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Hands on Therapy
Margo DeMello, PhD
 
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Boys and girls are socialized differently while growing up and make the transition into traditional roles of breadwinner/professional and mother/wife. With this in mind, we assume that women perform the primary care-giving role with the house rabbit (as with the kids), and they form the strongest bonds with the bunny. Following this same train of logic, it's most often the men who aren't willing to give that extra understanding and care that is often so necessary with a house rabbit (particularly a chewer or a digger).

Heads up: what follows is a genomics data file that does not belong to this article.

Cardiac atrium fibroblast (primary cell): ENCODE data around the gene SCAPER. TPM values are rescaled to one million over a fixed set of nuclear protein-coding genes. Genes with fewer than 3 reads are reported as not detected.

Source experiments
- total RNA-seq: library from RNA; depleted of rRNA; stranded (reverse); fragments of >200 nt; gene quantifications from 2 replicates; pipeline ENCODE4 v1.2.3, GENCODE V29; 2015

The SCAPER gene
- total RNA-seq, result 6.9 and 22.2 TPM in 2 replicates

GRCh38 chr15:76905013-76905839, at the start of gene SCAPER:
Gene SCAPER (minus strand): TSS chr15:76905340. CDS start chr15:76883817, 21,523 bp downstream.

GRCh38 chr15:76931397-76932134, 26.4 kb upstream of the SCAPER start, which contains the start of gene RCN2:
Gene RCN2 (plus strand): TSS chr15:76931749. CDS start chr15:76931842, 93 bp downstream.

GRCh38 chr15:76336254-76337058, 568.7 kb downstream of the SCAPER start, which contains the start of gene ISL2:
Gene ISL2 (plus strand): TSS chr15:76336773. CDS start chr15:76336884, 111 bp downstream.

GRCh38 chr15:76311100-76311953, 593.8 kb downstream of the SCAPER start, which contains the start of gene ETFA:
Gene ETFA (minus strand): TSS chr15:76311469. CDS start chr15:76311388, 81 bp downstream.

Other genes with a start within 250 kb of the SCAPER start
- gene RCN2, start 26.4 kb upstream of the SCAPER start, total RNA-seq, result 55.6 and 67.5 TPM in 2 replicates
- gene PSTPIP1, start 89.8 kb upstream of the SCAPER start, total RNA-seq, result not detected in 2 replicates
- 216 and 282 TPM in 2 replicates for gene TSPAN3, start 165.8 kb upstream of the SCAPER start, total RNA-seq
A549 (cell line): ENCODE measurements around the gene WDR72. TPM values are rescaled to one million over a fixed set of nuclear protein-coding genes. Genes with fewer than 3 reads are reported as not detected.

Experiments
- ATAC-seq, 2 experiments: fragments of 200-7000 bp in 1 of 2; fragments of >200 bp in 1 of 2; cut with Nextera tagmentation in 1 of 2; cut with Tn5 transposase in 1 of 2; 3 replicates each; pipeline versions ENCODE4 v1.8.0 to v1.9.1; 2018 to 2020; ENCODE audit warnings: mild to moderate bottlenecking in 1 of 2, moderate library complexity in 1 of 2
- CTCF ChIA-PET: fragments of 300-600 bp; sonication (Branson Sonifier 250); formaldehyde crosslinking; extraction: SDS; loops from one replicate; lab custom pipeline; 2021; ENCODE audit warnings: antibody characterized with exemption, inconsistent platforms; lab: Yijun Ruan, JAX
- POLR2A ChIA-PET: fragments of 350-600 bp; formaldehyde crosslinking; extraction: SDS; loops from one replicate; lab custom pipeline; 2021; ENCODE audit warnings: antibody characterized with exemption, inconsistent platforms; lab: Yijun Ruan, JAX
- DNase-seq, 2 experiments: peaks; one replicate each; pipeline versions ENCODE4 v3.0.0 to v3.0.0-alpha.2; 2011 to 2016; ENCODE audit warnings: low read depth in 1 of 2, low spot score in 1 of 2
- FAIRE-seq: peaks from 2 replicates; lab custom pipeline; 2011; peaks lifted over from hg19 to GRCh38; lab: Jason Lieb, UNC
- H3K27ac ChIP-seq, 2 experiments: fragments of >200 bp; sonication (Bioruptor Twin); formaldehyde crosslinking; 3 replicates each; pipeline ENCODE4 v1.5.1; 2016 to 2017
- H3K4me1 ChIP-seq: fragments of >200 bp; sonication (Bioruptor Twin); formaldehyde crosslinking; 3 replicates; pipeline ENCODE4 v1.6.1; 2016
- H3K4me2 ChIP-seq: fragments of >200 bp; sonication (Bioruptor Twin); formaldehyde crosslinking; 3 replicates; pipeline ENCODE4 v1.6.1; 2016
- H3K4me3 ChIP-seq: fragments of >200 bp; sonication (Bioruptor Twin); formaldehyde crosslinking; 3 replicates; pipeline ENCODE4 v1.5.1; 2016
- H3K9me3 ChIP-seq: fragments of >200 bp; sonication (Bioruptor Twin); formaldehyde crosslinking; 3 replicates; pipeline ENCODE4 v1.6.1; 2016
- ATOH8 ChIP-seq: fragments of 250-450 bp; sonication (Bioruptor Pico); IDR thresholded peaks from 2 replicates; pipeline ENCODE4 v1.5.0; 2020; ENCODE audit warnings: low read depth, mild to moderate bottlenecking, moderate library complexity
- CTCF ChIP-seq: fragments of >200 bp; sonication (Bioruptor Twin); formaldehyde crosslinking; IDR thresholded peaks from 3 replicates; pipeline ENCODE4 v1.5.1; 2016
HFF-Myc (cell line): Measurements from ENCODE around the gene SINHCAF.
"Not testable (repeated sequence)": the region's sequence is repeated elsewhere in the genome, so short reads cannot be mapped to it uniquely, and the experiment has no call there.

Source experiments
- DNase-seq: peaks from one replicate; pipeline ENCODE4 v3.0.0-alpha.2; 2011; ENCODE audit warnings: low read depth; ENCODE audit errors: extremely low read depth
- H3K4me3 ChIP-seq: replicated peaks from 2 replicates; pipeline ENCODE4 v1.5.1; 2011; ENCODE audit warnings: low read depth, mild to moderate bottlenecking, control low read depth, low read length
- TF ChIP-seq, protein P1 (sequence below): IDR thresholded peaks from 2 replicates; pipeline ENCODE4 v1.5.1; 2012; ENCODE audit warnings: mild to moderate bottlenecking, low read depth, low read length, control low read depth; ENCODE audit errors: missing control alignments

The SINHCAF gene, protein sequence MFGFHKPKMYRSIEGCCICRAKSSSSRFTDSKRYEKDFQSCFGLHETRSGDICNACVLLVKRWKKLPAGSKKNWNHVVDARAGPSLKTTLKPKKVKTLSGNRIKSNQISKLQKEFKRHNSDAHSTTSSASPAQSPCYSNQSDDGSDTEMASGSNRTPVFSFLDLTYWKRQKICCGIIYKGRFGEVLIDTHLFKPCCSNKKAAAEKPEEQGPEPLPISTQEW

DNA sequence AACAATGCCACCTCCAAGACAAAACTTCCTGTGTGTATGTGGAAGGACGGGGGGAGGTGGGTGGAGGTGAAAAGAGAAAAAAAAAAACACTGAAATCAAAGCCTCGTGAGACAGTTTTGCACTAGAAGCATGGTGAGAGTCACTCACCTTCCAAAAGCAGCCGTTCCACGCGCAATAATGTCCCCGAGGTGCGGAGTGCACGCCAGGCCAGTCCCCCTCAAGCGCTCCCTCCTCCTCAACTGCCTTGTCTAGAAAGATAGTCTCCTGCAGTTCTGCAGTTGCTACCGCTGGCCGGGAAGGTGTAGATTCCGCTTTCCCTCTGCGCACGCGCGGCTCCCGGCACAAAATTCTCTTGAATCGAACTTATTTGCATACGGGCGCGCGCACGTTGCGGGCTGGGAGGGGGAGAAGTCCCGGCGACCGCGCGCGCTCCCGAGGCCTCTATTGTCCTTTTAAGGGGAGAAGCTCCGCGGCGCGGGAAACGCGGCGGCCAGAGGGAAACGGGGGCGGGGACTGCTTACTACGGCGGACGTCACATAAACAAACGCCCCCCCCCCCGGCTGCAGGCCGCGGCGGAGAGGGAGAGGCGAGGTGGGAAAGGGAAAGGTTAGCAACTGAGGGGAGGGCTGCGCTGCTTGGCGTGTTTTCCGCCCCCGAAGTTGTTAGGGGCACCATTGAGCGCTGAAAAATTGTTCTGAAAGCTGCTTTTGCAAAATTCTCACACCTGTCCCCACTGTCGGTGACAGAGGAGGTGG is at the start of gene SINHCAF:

I have found, in my relationship with my husband, that having large numbers of animals living with us has not only put a strain on our relationship at various times but has also served as a form of "couples therapy" as well. With each piece of furniture that has been destroyed; each time we had to avoid the urine puddles in our bed at night; each time we've spent 300 dollars at the veterinarian for a rabbit I picked up at the pound; there has been some initial resentment on the part of my husband. But ultimately he, too, has learned the value of caring for other creatures who need so much, despite the mess and financial strain an operation such as ours entails. As he begins to work as hard as I do-changing bandages, administering medicine, mopping up urine pools, and cleaning litterboxes, he becomes a more caring individual. I honestly feel that if more men, whose first reaction to seeing a hole in the couch is to get rid of their bunny, would instead work harder to help the bunny find alternatives to chew, as well as, learn to compromise and accept some things rather than change them, the added sensitivity and understanding that this would bring them could only be a positive thing.


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